19. Extends its condolences to the families of the victims of this conflict; reiterates its solidarity with the Syrian people’s struggle for freedom, dignity and democracy and applauds their courage and determination, with special regard to women and human rights defenders;

20. Takes the view that military action alone cannot resolve the armed conflict, but that every political and diplomatic effort must be made in order to achieve, within a reasonable timeframe, a ceasefire that paves the way for a democratic and peaceful transition;

21. Takes note of recent reports of possible openings with a view to an international peace conference on Syria, which would involve representatives of both the government and the opposition; supports all efforts towards the holding of such a conference and the formation of a fully empowered transitional government;

22. Calls on the EU to secure the inclusion of women in any political process of dialogue and reconciliation, to take measures in conjunction with the international community to promote women’s capacity to organise themselves and participate in any such political process, and to ensure that post-Assad Syria respects women’s rights and their free choice of lifestyle;

23. Encourages the EU to adopt a more united and consistent approach in support of the Syrian opposition and the Syrian population as a whole; welcomes and supports, in this connection, the Council’s commitment to increase direct support for the opposition and for the protection of civilians from Syria; calls on the Council to provide further assistance to the opposition, in particular by ensuring reconstruction and the continuity of basic state services in the liberated areas; calls on the Council to consider adopting additional restrictive measures against local and external actors supporting Bashar al-Assad’s regime;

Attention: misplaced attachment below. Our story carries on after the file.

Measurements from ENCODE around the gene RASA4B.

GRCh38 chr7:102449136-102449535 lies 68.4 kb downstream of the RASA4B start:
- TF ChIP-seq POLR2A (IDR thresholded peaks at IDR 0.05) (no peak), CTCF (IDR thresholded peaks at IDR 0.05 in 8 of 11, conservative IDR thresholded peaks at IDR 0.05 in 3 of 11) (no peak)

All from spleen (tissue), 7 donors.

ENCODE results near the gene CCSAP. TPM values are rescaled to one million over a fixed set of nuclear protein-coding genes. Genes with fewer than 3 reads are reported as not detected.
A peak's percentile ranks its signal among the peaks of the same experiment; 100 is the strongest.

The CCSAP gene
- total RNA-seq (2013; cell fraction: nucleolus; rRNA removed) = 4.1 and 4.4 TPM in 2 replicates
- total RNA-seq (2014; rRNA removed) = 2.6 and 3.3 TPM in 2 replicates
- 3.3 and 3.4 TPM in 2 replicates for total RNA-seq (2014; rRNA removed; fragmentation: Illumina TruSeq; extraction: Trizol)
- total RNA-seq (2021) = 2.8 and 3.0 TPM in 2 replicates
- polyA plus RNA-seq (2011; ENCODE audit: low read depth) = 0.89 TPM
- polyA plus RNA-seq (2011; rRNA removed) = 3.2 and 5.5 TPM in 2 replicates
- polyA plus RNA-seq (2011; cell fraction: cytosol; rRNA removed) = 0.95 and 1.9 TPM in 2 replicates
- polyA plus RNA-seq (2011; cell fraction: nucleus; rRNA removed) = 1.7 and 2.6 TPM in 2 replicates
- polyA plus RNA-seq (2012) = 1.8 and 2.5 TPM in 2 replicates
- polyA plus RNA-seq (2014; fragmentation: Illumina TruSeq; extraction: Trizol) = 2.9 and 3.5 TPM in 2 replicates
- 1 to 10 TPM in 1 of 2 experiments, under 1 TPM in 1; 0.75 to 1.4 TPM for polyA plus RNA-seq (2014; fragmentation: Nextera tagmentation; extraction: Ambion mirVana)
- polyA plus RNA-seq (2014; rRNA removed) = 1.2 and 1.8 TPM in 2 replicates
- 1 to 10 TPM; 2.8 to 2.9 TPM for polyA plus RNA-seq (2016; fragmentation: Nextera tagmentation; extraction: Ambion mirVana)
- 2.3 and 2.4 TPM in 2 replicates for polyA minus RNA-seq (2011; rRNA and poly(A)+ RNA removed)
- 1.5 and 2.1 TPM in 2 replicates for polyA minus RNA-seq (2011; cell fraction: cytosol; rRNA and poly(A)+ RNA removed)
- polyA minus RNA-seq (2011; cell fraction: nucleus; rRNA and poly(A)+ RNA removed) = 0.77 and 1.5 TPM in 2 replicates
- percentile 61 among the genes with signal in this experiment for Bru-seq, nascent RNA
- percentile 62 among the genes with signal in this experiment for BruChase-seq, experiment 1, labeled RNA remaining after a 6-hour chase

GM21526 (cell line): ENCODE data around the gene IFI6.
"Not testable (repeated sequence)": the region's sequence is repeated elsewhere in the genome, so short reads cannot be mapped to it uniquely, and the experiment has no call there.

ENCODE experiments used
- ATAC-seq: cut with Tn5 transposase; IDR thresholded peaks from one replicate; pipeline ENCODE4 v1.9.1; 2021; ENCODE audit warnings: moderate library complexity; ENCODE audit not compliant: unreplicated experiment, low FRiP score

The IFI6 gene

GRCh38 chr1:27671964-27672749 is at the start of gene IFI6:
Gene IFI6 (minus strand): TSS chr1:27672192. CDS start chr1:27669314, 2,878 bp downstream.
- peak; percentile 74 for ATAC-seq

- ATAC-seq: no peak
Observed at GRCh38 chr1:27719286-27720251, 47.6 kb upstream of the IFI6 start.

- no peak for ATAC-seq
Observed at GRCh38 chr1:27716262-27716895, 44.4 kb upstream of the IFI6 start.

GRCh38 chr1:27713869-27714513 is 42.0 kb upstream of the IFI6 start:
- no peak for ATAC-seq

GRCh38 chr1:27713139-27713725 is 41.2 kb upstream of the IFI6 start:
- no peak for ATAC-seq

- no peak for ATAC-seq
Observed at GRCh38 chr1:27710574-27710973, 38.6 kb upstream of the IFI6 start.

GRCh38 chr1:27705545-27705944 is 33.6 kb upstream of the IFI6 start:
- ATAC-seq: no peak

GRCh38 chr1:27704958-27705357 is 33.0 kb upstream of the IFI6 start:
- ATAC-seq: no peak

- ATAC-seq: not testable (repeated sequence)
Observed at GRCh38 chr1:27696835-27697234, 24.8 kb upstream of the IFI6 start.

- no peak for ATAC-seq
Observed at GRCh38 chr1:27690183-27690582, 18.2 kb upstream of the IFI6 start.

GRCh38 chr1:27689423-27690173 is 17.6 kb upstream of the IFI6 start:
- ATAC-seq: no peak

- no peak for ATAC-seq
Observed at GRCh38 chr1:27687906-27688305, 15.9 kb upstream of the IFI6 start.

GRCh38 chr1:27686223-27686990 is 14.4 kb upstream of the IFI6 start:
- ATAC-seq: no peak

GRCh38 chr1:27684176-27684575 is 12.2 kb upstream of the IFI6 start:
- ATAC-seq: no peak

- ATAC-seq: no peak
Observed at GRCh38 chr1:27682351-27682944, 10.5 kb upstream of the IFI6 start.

24. Calls on the VP/HR to issue a strong and unambiguous statement underlining the EU’s position that in post-civil-war Syria Bashar al-Assad must have stepped down from power;

25. Calls on Syrian opposition forces within and outside the country to overcome their internal divisions and unite in order to form a provisional, inclusive and representative government that would represent them at the international level; welcomes the cooperation between Syrian Kurds and Syrian Arab opposition forces in Aleppo as an important step towards building an inclusive opposition and preparing the future of Syrian democracy; welcomes the ongoing peace process in Turkey (the ‘Imranli process’) and its potential positive effects in reinforcing the Syrian opposition and stabilising Syria;

26. Strongly deplores the continued failure of the UN Security Council to give an adequate response to the increasing use of indiscriminate violence, owing to opposition from the Russian Federation and China, and urges both countries to fulfil their responsibilities under international law;

27. Endorses once again the Swiss initiative, and the calls of the UN High Commissioner for Human Rights, to refer the situation in Syria to the International Criminal Court; deplores the lack of EU action in support of this initiative and calls on the Council to take demonstrable action in this direction;

28. Expresses its gravest concern at the growing impact of the Syrian crisis on the security of neighbouring countries and on peace and stability in the wider region; condemns instances of shelling and shooting by Syrian armed forces into neighbouring countries, including Turkey;

29. Expresses concern at reported Israeli airstrikes on Syrian territory in early May 2013 and requests full clarification of the motives and legal basis for such attacks; recalls the importance of all countries strictly abiding by international humanitarian law and exercising restraint in order to avoid a catastrophic regional conflagration of the conflict;

30. Strongly supports the continued work of the Independent International Commission of Inquiry on Syria and calls on the EU Member States to ensure that this Commission can continue its work, with adequate reinforcement if needed; calls on all the actors involved to monitor human rights violations carefully and to collect all types of testimony in order to allow for full accountability and justice in post-Assad Syria;

31. Instructs its President to forward this resolution to the Council, the Commission, the Vice‑President of the Commission / High Representative of the Union for Foreign Affairs and Security Policy, the governments and parliaments of the Member States, the Government and Parliament of the People’s Republic of China, the Government and Parliament of Iraq, the Government and Parliament of Jordan, the Government and Parliament of Lebanon, the Government and Parliament of Russia, the Government and Parliament of Turkey, the President and Congress of the United States, the Secretary‑General of the UN, the Secretary-General of the League of Arab States, and the Government and Parliament of Syria.


Texts adopted, P7_TA(2012)0057.


Texts adopted, P7_TA(2012)0351.


Texts adopted, P7_TA(2013)0028.

Last updated: 21 May 2013Legal notice